Imagine making progress on a massive writing project in as little as twenty minutes! Actually, one of my writing students told me that she had gotten into the habit of sitting down and writing every time she put food into the microwave oven until the timer went off. “You can get a lot of writing done in three minutes,” she told me. It’s true – once you know these exercises.
Perhaps the word “exercise” is misleading here, because all of these techniques are helpful not just as writing practice, apart from your real writing projects. They can also be helpful in giving you content you can directly use in your actual writing projects. Some people use them for warmups at the beginning of a writing session, to activate the connection between the mind that thinks things up and the fingers that write.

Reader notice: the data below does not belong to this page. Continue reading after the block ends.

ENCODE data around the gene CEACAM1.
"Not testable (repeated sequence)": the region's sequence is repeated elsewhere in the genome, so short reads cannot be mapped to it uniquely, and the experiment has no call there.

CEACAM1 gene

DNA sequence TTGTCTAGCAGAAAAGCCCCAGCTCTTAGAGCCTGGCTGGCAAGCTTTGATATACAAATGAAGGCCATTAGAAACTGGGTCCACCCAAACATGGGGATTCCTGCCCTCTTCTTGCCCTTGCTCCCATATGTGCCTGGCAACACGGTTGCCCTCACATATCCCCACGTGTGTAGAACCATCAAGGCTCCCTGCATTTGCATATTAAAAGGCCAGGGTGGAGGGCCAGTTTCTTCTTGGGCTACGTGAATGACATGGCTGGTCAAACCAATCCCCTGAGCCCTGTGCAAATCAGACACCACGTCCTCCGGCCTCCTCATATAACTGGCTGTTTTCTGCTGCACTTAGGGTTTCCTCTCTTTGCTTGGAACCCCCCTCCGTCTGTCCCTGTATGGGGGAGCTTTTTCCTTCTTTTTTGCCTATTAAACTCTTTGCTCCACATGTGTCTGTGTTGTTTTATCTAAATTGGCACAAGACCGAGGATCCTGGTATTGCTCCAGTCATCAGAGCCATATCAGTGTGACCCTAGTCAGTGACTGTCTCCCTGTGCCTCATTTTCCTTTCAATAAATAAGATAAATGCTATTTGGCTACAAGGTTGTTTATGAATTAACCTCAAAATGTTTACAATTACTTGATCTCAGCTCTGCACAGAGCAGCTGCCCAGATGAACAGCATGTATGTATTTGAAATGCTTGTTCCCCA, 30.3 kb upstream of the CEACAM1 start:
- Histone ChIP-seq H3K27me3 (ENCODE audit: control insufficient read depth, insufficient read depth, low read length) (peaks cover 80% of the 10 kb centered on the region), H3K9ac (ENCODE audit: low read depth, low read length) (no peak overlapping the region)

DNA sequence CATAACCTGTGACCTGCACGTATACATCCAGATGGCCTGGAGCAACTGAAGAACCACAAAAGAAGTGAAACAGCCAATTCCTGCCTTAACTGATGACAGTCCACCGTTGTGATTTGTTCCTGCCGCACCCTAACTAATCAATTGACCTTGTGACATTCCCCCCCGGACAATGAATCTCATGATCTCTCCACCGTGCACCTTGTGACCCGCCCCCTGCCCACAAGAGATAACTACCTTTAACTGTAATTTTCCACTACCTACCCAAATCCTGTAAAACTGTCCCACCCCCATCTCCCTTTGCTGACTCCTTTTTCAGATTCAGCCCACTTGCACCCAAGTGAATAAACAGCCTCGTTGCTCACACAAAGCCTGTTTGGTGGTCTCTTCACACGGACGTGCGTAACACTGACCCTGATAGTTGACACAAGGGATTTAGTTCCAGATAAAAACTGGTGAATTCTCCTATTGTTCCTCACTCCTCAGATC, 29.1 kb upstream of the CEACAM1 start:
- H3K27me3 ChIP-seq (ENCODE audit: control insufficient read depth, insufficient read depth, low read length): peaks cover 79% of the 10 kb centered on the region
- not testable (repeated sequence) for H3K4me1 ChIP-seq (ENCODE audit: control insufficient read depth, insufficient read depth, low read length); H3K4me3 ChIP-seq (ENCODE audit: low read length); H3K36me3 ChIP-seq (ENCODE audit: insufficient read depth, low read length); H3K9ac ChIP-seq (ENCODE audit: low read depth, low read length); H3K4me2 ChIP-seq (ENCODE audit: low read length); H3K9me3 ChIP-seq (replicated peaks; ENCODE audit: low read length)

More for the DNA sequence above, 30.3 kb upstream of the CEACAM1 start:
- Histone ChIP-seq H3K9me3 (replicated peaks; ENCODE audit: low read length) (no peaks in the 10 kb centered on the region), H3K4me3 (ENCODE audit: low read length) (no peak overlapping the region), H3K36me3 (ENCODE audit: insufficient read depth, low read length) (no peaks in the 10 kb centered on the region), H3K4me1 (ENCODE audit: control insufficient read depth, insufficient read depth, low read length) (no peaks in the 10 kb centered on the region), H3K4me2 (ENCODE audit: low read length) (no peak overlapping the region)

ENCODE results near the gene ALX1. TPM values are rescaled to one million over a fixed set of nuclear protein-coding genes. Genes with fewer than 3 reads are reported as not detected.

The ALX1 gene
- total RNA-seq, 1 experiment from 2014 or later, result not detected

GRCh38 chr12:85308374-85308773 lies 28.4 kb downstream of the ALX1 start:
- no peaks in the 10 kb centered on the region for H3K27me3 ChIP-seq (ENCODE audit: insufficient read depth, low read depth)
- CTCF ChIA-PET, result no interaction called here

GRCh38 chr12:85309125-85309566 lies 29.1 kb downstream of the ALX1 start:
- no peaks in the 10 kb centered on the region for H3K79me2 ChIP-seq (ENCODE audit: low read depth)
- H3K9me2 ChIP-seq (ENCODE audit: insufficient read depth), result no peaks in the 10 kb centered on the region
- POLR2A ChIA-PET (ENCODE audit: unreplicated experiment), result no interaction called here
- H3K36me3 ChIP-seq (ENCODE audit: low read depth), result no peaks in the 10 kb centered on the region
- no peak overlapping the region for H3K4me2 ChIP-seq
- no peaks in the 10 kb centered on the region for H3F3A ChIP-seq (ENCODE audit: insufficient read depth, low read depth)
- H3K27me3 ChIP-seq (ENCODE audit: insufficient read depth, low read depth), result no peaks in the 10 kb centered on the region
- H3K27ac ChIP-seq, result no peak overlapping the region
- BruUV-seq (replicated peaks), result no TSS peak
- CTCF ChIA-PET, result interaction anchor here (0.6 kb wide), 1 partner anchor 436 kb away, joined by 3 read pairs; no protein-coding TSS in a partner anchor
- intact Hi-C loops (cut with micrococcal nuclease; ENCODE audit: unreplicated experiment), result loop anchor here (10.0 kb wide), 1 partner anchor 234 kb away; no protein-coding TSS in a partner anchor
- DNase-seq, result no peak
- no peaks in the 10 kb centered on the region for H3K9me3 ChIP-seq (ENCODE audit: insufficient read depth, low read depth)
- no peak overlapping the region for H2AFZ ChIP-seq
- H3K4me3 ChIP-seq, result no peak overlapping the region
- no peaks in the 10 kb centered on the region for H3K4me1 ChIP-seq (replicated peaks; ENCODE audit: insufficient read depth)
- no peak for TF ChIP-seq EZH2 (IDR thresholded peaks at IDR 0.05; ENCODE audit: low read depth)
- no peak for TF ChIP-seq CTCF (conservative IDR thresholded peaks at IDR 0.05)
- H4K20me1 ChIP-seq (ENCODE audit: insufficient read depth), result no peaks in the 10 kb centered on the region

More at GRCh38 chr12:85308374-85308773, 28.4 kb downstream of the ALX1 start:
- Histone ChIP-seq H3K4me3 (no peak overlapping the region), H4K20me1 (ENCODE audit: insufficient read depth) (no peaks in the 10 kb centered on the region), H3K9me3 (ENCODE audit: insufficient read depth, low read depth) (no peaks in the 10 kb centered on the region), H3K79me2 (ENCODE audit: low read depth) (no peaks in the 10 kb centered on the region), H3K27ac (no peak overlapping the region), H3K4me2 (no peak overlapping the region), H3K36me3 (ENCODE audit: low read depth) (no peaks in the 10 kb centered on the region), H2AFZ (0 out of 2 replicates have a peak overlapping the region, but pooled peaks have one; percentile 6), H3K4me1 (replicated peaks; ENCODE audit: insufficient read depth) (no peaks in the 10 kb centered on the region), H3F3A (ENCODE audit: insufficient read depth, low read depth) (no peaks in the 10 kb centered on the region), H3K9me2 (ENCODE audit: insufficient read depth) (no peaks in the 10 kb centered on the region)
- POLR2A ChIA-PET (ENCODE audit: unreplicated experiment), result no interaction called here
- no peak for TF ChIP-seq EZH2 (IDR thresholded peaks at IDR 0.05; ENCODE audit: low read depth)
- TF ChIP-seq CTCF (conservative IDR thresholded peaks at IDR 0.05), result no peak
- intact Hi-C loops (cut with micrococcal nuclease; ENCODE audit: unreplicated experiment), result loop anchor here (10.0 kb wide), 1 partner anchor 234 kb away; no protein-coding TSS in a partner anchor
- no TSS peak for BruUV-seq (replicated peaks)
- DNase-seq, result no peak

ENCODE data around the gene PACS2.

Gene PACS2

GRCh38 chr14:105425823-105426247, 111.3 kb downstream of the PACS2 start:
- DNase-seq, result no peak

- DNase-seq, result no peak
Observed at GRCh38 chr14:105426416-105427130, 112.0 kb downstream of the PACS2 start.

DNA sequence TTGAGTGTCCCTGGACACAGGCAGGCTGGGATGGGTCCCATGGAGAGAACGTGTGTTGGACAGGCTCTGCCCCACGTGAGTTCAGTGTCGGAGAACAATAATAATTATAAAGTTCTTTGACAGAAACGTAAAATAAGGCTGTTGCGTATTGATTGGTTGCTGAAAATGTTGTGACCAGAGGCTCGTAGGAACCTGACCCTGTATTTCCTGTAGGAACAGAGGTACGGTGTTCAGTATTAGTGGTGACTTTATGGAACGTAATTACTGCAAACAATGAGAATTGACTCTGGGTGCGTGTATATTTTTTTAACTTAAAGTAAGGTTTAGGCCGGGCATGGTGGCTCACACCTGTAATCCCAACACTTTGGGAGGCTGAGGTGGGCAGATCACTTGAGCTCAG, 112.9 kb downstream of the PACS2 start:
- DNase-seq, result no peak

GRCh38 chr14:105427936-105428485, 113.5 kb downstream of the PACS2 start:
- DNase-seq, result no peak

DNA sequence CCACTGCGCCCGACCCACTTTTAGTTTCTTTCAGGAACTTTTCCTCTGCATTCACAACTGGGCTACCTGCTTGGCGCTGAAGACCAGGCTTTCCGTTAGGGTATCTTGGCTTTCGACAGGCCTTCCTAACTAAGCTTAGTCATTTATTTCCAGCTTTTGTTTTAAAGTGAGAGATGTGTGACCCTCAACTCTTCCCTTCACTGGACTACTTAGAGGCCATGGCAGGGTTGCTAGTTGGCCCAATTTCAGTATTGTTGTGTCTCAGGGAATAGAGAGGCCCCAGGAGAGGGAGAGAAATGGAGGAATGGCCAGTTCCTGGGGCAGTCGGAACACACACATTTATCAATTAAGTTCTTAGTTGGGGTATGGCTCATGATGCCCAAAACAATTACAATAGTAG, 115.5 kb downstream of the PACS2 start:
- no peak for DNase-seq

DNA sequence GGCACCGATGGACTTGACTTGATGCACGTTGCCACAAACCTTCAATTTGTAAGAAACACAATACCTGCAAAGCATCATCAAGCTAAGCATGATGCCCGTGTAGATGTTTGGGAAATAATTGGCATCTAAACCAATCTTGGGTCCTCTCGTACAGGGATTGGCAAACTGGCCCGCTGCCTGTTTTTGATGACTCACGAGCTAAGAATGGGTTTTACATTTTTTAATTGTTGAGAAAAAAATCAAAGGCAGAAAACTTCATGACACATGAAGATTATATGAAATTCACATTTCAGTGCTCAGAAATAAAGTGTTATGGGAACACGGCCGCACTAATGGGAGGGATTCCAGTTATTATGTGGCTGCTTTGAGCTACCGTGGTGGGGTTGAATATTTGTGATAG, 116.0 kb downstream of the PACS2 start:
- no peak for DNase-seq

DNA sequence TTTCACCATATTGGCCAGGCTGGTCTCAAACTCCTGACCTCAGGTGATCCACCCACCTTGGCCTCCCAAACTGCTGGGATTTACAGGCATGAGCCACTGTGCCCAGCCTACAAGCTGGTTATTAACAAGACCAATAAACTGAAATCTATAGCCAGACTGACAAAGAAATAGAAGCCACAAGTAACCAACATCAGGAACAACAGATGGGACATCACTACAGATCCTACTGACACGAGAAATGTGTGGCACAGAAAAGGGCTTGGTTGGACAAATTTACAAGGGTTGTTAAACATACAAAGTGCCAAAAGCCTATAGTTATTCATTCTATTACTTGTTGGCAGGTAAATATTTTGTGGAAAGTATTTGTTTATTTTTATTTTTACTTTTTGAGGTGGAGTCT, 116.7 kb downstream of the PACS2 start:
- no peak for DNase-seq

If you’re a serious runner, you most likely stretch for several minutes before you go out on the road or the track. So why not have a warmup routine for writing as well? Someone in one of my seminars told me that she got started every morning by typing the Gettysburg Address (“Four score and seven years ago...”) Not too long into those set words that she had memorized, she would always segue effortlessly into her actual topic for writing.
I want to advise you, also, not to expect that you’ll click with all five of the exercises. Give them an honest try, but then notice which ones seem to work best to get you going. I certainly have my favorites and others that I never use, but the ones that I don’t particularly like, other people are so grateful to be able to incorporate into their creative process.
From here on, it’s best that you listen at a time and place where you can be sitting at a computer or in a comfortable chair with pen and paper.
In the next lesson, you’ll try out a procedure called freewriting.